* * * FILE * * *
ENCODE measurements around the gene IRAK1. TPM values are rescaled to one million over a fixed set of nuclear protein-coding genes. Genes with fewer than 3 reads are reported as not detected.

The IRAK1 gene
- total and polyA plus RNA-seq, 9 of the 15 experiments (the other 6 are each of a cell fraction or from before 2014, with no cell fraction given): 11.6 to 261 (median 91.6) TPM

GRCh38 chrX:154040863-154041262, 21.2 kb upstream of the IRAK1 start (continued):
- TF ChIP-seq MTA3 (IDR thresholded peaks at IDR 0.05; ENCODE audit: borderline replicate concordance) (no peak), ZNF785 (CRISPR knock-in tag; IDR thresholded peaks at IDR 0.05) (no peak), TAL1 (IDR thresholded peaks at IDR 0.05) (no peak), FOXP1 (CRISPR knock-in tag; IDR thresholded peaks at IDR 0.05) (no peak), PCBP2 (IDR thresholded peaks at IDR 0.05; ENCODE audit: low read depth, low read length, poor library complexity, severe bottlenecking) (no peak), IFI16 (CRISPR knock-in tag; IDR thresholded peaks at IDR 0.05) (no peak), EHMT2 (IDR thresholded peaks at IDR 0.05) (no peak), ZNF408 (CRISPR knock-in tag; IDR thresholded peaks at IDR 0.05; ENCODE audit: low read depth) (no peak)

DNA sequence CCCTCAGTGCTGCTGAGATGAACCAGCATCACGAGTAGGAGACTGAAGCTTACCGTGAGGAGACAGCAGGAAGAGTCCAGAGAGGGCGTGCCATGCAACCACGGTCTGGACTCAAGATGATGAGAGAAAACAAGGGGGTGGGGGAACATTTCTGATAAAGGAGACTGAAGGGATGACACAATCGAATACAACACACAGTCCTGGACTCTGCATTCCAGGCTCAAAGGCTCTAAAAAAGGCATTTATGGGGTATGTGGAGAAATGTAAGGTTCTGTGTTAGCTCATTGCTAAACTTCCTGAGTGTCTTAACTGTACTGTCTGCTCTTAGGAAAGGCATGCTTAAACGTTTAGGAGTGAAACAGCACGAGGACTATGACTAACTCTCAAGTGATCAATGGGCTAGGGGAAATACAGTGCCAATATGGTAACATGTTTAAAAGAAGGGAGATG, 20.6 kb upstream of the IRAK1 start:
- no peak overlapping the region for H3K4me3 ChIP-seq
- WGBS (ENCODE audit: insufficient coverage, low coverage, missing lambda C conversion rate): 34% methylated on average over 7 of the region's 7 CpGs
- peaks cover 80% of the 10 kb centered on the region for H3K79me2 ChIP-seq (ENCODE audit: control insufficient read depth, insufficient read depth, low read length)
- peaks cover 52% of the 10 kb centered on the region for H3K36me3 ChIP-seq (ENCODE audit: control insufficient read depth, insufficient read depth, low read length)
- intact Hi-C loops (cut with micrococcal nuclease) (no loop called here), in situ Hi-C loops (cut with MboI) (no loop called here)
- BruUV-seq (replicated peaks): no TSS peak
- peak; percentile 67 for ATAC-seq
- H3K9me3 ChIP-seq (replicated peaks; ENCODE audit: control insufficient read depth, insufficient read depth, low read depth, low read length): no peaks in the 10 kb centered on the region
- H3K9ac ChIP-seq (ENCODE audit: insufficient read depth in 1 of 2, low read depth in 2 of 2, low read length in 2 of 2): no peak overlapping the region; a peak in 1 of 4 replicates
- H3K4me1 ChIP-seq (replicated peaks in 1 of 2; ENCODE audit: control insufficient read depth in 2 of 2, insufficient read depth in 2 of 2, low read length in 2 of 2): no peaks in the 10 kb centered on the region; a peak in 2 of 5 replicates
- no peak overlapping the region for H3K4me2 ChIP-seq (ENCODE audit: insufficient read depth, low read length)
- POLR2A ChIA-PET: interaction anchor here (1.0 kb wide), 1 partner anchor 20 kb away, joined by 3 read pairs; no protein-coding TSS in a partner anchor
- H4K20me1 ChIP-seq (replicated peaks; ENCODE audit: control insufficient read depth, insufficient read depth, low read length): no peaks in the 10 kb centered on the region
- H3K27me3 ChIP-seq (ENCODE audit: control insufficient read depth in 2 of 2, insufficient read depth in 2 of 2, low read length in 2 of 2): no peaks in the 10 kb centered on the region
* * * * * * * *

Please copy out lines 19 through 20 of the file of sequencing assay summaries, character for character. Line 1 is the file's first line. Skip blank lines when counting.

- H4K20me1 ChIP-seq (replicated peaks; ENCODE audit: control insufficient read depth, insufficient read depth, low read length): no peaks in the 10 kb centered on the region
- H3K27me3 ChIP-seq (ENCODE audit: control insufficient read depth in 2 of 2, insufficient read depth in 2 of 2, low read length in 2 of 2): no peaks in the 10 kb centered on the region